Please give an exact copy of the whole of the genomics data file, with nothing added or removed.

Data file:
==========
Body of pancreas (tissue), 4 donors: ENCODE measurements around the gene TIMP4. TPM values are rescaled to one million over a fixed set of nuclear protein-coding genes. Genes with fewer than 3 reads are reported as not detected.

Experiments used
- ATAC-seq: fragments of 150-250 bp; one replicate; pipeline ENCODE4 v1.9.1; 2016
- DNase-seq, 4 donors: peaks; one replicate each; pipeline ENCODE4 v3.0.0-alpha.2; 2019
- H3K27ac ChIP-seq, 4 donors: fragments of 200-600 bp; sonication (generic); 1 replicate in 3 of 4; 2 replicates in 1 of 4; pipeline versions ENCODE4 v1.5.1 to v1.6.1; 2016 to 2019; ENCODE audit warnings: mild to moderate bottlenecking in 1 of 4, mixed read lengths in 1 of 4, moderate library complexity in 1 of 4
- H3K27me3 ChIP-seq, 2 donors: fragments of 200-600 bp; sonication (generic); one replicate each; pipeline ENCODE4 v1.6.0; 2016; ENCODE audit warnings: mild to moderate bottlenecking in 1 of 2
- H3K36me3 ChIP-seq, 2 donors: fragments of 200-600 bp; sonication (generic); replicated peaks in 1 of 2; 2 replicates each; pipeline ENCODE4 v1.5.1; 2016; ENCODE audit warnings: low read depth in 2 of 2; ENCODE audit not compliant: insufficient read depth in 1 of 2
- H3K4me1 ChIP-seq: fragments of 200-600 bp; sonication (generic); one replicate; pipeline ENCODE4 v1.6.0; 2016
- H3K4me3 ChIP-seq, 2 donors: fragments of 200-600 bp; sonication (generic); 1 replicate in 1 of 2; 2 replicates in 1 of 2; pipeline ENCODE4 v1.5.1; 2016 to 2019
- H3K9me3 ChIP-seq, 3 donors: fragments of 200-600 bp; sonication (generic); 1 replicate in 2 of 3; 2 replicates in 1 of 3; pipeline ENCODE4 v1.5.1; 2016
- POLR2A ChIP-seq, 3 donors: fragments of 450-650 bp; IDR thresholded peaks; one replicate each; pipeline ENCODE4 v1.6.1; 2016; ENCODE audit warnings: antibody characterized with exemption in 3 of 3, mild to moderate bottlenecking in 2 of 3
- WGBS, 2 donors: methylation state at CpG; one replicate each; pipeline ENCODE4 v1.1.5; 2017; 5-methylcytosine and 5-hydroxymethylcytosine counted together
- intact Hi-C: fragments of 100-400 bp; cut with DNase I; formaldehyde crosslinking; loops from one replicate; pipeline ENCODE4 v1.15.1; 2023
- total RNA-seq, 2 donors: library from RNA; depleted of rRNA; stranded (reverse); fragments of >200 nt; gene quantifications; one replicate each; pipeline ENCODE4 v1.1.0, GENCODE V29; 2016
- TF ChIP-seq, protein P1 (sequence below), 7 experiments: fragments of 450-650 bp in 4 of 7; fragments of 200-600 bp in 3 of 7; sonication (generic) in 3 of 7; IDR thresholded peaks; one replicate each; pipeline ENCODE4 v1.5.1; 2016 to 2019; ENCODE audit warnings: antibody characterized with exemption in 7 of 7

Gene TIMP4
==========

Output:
Body of pancreas (tissue), 4 donors: ENCODE measurements around the gene TIMP4. TPM values are rescaled to one million over a fixed set of nuclear protein-coding genes. Genes with fewer than 3 reads are reported as not detected.

Experiments used
- ATAC-seq: fragments of 150-250 bp; one replicate; pipeline ENCODE4 v1.9.1; 2016
- DNase-seq, 4 donors: peaks; one replicate each; pipeline ENCODE4 v3.0.0-alpha.2; 2019
- H3K27ac ChIP-seq, 4 donors: fragments of 200-600 bp; sonication (generic); 1 replicate in 3 of 4; 2 replicates in 1 of 4; pipeline versions ENCODE4 v1.5.1 to v1.6.1; 2016 to 2019; ENCODE audit warnings: mild to moderate bottlenecking in 1 of 4, mixed read lengths in 1 of 4, moderate library complexity in 1 of 4
- H3K27me3 ChIP-seq, 2 donors: fragments of 200-600 bp; sonication (generic); one replicate each; pipeline ENCODE4 v1.6.0; 2016; ENCODE audit warnings: mild to moderate bottlenecking in 1 of 2
- H3K36me3 ChIP-seq, 2 donors: fragments of 200-600 bp; sonication (generic); replicated peaks in 1 of 2; 2 replicates each; pipeline ENCODE4 v1.5.1; 2016; ENCODE audit warnings: low read depth in 2 of 2; ENCODE audit not compliant: insufficient read depth in 1 of 2
- H3K4me1 ChIP-seq: fragments of 200-600 bp; sonication (generic); one replicate; pipeline ENCODE4 v1.6.0; 2016
- H3K4me3 ChIP-seq, 2 donors: fragments of 200-600 bp; sonication (generic); 1 replicate in 1 of 2; 2 replicates in 1 of 2; pipeline ENCODE4 v1.5.1; 2016 to 2019
- H3K9me3 ChIP-seq, 3 donors: fragments of 200-600 bp; sonication (generic); 1 replicate in 2 of 3; 2 replicates in 1 of 3; pipeline ENCODE4 v1.5.1; 2016
- POLR2A ChIP-seq, 3 donors: fragments of 450-650 bp; IDR thresholded peaks; one replicate each; pipeline ENCODE4 v1.6.1; 2016; ENCODE audit warnings: antibody characterized with exemption in 3 of 3, mild to moderate bottlenecking in 2 of 3
- WGBS, 2 donors: methylation state at CpG; one replicate each; pipeline ENCODE4 v1.1.5; 2017; 5-methylcytosine and 5-hydroxymethylcytosine counted together
- intact Hi-C: fragments of 100-400 bp; cut with DNase I; formaldehyde crosslinking; loops from one replicate; pipeline ENCODE4 v1.15.1; 2023
- total RNA-seq, 2 donors: library from RNA; depleted of rRNA; stranded (reverse); fragments of >200 nt; gene quantifications; one replicate each; pipeline ENCODE4 v1.1.0, GENCODE V29; 2016
- TF ChIP-seq, protein P1 (sequence below), 7 experiments: fragments of 450-650 bp in 4 of 7; fragments of 200-600 bp in 3 of 7; sonication (generic) in 3 of 7; IDR thresholded peaks; one replicate each; pipeline ENCODE4 v1.5.1; 2016 to 2019; ENCODE audit warnings: antibody characterized with exemption in 7 of 7

Gene TIMP4